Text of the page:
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The designer bringing Italian furniture to one of Kenya’s oldest slums

Editor’s Note: Design for Impact is a series spotlighting architectural solutions for communities displaced by the climate crisis, natural disasters and other humanitarian emergencies.


Milan, Italy
CNN
 — 

When Italian designer Giacomo Moor was tasked with creating furniture for a school in a slum of Nairobi, Kenya last fall, he knew instantly what he wanted to make: Pieces that were functional, straightforward and easy to assemble.

“‘Simplification’ was the word that immediately came to mind,” he said during CNN’s visit to his studio in Milan, Italy. “I knew I had to stick to the basics and think of the whole production in an elemental way.”

The resulting range of modular bunk beds, benches and tables is certainly simple in both construction and design. Moor’s furniture can be built on-site using wooden pieces which locals can cut themselves according to plans. Assembly requires only a few basic tools — a chisel, a carpenter’s square and a pencil — thanks to an adaptable system of interlocking joints.

Comprising clean lines and no decoration, the items’ utilitarian aesthetic hasn’t stopped them becoming a point of pride for students at the Why Not Academy, the primary school they were designed for, Moor said.

“It’s a design conceived to work for the community,” he added. “One that puts function first yet doesn’t compromise on form. I think that’s all there is to it. A humble idea.”

Building for — and with — communities

Moor’s project, dubbed “Design for Communities,” resulted from his collaboration with LiveInSlums, an Italian NGO that works in informal urban settlements around the world. The organization’s director, Silvia Orazi, said it was important that people at the school in Mathare, one of Nairobi’s oldest slums, participated in the furniture-making process and have a say in how their spaces are designed.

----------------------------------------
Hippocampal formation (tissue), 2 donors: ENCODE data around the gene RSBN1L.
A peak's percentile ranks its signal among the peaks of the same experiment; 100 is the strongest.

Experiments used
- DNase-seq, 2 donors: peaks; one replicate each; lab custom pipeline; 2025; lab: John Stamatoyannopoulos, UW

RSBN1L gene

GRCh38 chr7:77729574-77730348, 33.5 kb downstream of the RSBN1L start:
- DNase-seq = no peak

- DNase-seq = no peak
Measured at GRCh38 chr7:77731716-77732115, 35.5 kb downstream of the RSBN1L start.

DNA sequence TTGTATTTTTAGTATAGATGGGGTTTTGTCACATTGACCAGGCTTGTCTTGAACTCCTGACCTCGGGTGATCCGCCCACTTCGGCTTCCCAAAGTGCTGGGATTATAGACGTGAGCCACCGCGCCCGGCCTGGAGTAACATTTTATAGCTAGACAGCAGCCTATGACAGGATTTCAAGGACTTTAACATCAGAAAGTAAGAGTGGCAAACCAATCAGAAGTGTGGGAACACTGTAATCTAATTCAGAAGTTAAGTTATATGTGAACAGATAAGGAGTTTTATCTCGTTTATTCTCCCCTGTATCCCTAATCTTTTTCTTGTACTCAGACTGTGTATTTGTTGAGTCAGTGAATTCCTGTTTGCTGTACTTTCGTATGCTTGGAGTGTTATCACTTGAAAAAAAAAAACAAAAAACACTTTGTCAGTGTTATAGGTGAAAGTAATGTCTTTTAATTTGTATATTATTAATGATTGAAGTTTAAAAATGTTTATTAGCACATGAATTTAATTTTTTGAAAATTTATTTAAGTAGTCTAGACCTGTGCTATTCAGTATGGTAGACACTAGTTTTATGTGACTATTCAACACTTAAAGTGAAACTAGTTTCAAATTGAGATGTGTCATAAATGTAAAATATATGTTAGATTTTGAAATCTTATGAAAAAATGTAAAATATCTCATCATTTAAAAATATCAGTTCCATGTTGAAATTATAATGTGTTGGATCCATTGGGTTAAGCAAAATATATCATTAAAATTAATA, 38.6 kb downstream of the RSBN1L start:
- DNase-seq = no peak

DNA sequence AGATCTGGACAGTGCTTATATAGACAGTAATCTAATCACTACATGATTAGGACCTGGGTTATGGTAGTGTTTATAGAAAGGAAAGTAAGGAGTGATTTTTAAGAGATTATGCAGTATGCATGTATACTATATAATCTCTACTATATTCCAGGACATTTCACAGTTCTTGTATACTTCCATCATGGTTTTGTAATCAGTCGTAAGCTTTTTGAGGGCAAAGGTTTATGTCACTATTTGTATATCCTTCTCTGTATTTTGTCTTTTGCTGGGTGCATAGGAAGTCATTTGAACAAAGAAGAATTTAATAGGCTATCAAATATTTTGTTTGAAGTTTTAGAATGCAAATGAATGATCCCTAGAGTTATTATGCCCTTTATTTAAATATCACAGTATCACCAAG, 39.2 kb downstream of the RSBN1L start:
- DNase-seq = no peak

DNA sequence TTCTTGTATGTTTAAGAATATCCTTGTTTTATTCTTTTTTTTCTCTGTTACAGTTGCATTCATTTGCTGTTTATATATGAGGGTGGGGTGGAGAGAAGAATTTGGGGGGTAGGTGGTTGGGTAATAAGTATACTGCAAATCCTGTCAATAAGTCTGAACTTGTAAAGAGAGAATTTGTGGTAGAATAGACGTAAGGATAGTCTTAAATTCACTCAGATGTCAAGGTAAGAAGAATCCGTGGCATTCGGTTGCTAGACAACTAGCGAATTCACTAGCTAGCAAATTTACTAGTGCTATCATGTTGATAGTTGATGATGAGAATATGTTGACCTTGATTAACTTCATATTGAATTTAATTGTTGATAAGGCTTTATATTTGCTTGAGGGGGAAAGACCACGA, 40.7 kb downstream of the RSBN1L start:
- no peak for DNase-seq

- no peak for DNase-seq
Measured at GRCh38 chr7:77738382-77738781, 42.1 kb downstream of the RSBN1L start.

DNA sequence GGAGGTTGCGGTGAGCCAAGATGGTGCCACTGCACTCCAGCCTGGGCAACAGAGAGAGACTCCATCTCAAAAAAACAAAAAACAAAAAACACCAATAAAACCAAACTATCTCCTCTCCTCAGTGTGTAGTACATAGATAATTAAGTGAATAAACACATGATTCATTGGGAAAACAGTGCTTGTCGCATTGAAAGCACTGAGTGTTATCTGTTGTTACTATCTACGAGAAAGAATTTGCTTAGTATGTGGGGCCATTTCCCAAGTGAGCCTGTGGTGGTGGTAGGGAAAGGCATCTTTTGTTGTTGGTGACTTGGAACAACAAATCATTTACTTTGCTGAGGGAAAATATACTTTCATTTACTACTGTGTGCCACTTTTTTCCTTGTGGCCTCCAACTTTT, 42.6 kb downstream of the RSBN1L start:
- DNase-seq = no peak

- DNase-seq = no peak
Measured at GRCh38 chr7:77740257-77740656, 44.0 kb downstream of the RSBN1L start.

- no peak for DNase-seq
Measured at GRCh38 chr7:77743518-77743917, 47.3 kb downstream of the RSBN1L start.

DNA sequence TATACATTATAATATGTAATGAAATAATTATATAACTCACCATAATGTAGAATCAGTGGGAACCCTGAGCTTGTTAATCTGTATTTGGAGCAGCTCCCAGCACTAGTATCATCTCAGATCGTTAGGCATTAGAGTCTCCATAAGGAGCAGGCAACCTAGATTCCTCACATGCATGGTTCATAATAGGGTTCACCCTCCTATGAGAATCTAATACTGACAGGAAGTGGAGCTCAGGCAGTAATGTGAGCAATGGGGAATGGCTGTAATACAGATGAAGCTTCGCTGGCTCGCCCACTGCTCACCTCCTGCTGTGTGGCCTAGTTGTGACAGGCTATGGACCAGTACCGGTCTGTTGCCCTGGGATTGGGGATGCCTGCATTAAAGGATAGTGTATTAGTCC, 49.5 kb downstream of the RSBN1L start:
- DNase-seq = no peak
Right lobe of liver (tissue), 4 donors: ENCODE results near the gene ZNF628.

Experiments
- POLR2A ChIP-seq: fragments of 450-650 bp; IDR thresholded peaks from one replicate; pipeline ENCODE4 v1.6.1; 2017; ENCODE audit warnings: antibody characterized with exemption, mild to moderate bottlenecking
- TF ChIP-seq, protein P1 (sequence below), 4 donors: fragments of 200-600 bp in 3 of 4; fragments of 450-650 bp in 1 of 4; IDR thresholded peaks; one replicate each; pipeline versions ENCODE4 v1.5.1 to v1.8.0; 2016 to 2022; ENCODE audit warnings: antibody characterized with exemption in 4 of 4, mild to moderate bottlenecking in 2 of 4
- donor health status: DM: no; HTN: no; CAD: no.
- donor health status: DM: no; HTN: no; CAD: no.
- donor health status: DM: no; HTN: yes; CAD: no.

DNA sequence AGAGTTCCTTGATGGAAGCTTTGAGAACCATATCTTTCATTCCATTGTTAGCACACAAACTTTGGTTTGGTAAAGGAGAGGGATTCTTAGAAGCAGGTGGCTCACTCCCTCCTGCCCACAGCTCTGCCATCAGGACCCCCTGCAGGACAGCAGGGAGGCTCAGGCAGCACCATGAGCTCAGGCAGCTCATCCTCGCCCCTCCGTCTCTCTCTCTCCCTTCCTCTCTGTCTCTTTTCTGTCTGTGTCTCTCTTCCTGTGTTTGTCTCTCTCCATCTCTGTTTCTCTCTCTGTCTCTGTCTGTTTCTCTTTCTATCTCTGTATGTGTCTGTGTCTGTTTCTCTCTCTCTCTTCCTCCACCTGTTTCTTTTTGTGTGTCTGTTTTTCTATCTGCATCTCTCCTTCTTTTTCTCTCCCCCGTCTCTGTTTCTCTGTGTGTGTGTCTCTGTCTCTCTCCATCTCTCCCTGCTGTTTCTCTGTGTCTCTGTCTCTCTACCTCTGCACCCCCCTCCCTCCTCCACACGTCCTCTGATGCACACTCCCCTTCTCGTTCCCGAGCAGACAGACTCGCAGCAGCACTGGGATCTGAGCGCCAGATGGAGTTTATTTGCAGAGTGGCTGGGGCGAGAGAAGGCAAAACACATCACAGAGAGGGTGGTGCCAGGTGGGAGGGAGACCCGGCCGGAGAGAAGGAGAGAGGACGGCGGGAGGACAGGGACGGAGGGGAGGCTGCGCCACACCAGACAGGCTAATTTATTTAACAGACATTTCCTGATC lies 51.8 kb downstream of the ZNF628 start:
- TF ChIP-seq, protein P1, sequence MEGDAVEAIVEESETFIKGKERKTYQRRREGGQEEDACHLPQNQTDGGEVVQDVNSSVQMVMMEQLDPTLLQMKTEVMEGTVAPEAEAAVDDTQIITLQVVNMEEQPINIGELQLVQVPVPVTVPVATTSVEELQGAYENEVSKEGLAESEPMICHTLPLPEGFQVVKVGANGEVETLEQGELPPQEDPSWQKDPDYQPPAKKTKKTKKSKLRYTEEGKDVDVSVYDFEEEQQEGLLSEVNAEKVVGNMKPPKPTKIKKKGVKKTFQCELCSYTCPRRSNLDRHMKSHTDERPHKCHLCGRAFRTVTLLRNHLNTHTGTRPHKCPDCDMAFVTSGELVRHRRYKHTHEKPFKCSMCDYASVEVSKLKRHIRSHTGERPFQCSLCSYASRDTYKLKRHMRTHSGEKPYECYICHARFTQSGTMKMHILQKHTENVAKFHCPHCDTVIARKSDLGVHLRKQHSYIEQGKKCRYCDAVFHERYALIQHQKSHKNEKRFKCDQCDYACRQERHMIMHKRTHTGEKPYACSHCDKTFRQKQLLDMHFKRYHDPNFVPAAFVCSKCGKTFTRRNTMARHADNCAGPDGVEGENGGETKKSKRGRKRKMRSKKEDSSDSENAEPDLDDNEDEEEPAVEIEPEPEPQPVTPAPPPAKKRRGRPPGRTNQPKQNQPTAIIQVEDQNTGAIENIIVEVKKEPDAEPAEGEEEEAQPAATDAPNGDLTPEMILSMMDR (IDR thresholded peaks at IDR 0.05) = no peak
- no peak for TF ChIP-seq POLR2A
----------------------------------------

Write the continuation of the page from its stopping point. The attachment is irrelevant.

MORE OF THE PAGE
The designer bringing Italian furniture to one of Kenya’s oldest slums

“We don’t want to come in, ‘fix’ whatever issue is at hand and leave,” Orazi told CNN in a phone interview. “The whole point of LiveInSlums is to act alongside the residents, to guarantee that change takes place on their own terms.”

The NGO invited Moor to Kenya’s capital last year to assemble the first prototypes alongside a group of eight locals.

“I went with the brief and a few sketches,” the designer recalled. “But the assembly work was done as a collective exercise. I ended up only spending three days at the school, so really, the construction of each piece was completely done by the guys I worked with.

“Ensuring they could build the pieces autonomously was key,” he added. “I only provided the blueprints.”

Kevin Ochieng, a tile maker by trade, was one of the workers who participated in the prototype-building. “After Giacomo explained the construction steps for the furniture, it was fairly easy to get going without him,” he told CNN over the phone from Mathare. “The whole process was very intuitive. It only took one day to learn, which was quite surprising.”

The furniture is made using a system of interlocking wooden pieces that can be slotted together without the need for glue.